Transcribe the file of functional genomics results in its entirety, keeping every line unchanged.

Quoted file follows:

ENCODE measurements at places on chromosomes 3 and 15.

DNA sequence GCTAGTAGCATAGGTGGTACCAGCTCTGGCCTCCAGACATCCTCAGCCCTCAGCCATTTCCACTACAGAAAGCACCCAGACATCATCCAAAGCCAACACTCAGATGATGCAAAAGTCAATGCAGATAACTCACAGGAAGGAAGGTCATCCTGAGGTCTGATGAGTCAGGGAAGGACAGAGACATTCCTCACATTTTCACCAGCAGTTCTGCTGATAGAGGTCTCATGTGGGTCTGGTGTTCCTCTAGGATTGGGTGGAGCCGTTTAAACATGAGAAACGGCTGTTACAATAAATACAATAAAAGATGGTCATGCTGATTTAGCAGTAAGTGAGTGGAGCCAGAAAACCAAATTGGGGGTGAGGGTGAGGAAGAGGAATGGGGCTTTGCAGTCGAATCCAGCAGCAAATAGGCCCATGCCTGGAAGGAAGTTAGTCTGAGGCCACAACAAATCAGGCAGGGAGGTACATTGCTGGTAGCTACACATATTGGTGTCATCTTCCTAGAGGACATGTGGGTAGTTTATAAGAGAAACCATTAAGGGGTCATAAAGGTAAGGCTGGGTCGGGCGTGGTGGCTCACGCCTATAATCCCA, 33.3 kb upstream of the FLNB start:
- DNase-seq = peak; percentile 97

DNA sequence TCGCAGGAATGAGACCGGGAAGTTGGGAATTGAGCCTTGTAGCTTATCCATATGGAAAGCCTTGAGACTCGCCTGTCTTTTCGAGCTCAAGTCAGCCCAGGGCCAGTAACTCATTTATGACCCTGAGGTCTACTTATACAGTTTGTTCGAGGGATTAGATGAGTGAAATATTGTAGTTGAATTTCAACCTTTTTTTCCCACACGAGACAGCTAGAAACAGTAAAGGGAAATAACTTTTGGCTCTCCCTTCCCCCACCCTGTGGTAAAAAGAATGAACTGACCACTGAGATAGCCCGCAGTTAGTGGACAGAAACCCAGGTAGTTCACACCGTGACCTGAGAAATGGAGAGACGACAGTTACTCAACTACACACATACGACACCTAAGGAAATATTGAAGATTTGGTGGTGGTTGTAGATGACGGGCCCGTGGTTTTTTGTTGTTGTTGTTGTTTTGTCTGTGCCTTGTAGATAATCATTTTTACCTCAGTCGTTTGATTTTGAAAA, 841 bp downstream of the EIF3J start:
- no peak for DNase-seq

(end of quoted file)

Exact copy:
ENCODE measurements at places on chromosomes 3 and 15.

DNA sequence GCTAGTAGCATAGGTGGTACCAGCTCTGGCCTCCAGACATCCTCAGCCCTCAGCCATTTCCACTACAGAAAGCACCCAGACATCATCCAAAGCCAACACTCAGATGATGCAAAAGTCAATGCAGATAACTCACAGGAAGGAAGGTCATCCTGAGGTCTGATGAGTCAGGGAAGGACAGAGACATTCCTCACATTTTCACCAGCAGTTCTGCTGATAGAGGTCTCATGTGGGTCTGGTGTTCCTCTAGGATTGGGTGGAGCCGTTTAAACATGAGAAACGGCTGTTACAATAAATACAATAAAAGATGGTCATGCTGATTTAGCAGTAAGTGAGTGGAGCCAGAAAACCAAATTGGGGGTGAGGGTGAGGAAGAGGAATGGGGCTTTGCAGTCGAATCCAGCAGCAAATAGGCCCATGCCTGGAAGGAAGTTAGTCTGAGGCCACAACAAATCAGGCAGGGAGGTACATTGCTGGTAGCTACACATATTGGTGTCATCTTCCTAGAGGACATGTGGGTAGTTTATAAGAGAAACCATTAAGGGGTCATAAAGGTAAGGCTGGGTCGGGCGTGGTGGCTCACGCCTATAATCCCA, 33.3 kb upstream of the FLNB start:
- DNase-seq = peak; percentile 97

DNA sequence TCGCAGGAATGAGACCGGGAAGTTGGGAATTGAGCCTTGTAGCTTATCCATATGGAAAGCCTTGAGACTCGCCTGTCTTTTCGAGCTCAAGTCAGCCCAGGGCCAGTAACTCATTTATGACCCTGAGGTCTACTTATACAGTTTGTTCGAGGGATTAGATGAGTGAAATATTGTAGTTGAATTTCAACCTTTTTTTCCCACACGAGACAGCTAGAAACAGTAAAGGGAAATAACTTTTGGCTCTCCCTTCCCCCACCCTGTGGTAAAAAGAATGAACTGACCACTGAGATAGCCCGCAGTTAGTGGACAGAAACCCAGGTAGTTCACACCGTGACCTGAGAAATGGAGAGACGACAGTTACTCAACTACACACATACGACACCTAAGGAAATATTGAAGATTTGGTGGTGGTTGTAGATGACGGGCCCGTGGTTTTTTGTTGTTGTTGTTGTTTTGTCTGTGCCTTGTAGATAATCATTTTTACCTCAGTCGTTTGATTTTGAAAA, 841 bp downstream of the EIF3J start:
- no peak for DNase-seq